As shown in. FIG. 10B, at the end of the CMP process, the polished surface 23 becomes smoothed. This results in a state where a layer of slurry is present between the smooth surface 23 and the polishing surface 33 of the polishing pad 13. The layer of slurry sandwiched between the polished surface 23 and the polishing surface 33 is subjected to shearing. A pressure is produced in the slurry layer subjected to shearing. This pressure is low if the viscosity of the slurry is substantially the same as that of water (several mPa·s). That the pressure is low means that the slurry layer greatly deforms. If the slurry layer deforms greatly, then the polishing surface 33 will easily come into contact with the polished surface 23.

In this embodiment, however, the slurry 20 has a viscosity of, say, 100 mPa·s or more. In this case, the pressure produced in the layer of slurry 20 is high, which means that the layer of slurry is difficult to deform. It may be supposed that the polishing surface 33 of the polishing pad is slipping on the layer of slurry 20. In particular, this phenomenon arises more remarkably as the polished surface 23 is smoother. (see T. Nishioka, et al., Proc. of Internal Interconnect Technology Conf., p89 (1999)).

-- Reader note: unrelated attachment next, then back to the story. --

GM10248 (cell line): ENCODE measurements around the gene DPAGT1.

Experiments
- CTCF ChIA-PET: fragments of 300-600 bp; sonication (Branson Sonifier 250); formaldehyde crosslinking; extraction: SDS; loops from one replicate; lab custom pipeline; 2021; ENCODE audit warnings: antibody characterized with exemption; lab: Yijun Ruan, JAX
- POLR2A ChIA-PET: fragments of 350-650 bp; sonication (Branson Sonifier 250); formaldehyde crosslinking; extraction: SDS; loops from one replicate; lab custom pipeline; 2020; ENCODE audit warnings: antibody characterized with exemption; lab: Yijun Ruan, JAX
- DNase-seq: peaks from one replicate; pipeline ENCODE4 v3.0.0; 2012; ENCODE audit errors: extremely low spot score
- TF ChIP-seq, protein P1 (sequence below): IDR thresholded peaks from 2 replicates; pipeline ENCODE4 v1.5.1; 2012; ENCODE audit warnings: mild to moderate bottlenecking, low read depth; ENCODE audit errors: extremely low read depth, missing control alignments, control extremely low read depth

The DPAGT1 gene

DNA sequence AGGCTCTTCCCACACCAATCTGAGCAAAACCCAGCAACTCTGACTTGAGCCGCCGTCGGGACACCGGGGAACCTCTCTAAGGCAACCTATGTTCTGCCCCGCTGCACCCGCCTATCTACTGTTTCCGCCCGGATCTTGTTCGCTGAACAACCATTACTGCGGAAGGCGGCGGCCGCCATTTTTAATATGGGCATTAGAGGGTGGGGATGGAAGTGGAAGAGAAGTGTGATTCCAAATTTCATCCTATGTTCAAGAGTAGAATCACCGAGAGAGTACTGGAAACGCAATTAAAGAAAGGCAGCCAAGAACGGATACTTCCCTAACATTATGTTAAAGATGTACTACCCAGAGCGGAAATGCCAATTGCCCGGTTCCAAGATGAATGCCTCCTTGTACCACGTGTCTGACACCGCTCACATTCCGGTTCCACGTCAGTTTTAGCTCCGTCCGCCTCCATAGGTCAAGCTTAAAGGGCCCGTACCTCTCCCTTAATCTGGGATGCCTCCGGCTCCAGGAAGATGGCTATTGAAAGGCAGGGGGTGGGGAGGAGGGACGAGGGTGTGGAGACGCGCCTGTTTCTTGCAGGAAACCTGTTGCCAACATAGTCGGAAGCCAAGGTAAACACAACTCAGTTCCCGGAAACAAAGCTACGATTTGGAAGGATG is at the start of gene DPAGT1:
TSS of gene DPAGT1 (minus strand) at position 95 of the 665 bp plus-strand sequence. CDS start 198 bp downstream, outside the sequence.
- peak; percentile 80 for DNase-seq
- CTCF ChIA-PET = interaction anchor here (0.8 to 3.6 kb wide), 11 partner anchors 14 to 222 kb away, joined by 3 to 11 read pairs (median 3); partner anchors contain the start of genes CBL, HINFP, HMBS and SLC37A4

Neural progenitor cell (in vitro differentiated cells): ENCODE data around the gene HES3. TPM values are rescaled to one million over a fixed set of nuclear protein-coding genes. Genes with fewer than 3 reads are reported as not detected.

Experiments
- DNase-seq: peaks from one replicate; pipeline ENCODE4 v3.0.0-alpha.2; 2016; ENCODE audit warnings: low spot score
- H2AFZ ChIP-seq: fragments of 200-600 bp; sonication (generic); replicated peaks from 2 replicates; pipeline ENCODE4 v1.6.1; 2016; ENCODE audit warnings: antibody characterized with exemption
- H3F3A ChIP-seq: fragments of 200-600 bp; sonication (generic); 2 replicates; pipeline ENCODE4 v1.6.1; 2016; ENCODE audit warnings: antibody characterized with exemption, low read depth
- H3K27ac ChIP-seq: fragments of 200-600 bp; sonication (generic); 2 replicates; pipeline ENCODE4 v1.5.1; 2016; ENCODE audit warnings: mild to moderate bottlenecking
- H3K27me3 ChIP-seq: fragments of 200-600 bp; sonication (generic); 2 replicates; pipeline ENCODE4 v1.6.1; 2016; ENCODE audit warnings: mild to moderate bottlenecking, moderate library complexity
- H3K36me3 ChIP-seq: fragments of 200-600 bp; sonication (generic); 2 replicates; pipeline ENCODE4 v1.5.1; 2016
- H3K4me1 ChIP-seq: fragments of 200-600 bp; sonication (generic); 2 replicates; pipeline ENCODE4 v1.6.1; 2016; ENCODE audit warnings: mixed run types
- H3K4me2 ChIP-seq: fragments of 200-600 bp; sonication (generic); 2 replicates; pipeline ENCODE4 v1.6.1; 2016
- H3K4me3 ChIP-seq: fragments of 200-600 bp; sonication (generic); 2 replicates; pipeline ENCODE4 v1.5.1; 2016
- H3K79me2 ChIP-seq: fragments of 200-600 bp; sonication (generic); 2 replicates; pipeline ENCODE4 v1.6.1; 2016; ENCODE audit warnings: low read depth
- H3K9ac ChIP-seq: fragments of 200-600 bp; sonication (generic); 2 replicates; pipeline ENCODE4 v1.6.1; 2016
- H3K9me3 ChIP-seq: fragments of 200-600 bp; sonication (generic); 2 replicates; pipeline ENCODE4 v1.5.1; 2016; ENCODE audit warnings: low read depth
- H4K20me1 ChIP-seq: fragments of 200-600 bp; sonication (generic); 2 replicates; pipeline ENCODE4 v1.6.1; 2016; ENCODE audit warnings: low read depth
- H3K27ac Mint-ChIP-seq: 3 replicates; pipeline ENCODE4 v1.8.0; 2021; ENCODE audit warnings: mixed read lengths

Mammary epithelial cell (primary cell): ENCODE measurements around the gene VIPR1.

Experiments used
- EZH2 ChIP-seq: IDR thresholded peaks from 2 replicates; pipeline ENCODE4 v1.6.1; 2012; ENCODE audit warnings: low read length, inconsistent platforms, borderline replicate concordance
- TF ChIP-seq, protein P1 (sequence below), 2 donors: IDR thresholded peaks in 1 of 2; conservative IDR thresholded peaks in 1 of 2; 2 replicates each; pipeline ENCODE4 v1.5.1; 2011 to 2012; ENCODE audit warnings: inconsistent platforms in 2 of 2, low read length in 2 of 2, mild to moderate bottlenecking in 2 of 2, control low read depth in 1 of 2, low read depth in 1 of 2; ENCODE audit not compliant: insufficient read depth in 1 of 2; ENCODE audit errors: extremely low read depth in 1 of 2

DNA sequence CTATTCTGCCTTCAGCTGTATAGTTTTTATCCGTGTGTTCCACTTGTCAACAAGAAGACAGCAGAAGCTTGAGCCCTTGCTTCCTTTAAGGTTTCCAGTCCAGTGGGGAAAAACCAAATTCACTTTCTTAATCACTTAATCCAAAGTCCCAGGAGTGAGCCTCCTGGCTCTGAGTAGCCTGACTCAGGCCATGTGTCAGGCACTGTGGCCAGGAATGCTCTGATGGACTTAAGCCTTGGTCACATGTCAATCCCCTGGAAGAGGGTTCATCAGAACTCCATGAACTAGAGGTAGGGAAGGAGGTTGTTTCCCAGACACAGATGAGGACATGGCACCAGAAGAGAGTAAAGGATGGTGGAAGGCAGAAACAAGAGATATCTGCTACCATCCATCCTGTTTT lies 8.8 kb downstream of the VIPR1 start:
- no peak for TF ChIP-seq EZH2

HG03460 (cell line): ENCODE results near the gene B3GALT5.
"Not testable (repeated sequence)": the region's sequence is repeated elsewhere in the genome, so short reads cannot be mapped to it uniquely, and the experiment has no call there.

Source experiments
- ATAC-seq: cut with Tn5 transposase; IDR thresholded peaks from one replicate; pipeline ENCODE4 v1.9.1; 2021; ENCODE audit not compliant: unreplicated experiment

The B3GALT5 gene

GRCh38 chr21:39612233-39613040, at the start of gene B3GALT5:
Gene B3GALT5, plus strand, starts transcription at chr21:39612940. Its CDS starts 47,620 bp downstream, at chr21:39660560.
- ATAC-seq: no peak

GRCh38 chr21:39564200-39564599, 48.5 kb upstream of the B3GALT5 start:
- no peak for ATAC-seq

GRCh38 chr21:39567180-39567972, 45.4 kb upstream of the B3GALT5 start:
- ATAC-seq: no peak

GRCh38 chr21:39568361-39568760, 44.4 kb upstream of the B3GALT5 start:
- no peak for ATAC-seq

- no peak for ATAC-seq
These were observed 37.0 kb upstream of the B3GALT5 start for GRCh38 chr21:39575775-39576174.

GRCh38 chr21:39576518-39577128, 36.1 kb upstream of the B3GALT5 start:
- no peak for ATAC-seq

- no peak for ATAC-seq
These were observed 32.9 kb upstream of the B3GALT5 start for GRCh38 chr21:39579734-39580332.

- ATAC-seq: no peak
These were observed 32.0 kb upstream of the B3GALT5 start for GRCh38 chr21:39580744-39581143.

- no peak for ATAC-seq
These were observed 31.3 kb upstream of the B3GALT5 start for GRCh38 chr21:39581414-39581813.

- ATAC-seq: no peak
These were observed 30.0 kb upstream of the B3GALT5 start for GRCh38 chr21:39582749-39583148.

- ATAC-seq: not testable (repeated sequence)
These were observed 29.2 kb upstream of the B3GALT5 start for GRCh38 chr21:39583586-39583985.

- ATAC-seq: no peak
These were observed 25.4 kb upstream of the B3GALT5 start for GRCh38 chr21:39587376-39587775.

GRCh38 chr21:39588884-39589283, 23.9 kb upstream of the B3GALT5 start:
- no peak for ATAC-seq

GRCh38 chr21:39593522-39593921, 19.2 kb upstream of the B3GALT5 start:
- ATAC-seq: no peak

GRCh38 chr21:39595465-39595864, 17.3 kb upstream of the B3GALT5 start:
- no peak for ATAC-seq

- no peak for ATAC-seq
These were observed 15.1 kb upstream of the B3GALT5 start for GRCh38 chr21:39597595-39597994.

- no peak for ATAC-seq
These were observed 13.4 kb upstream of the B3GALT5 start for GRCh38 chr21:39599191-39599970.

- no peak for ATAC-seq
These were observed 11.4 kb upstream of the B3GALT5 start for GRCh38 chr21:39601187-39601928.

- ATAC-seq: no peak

Thus, if a layer of slurry 20 is produced and the polishing surface 33 of the polishing pad slips on the slurry layer, then it will become difficult for the polishing surface 33 to come into contact with the polished surface 23 of the wafer. In such a situation, the further progress of the polishing will be impeded, which is expected to keep the dishing from increasing.

Further, the scratches produced on the polished surface 23 can be kept from increasing because of the difficulty in bringing the polishing surface 33 into contact with the polished surface 23 at the end of the CMP process.

In order to enhance those effects, it is desired to increase the viscosity of the slurry 20 after viscosity adjustment.

For example, in the case of the inorganic alkaline solution (ammonia solution) added with hydroxycellulose, the alkali density of the slurry 20 prior to viscosity adjustment is set to 0.5 (wt%) or more (the pH is 10.2 or more). It is desirable that an adjustment be made so that the alkali density of the slurry becomes 0.25 (wt%) (the pH is 10 or less).

In addition, in this embodiment, the slurry viscosity is changed on the polishing pad 13, which provides the following advantages in comparison with a polishing pad higher in modulus than normal ones and a grinding stone of the fixed abrasive grain type.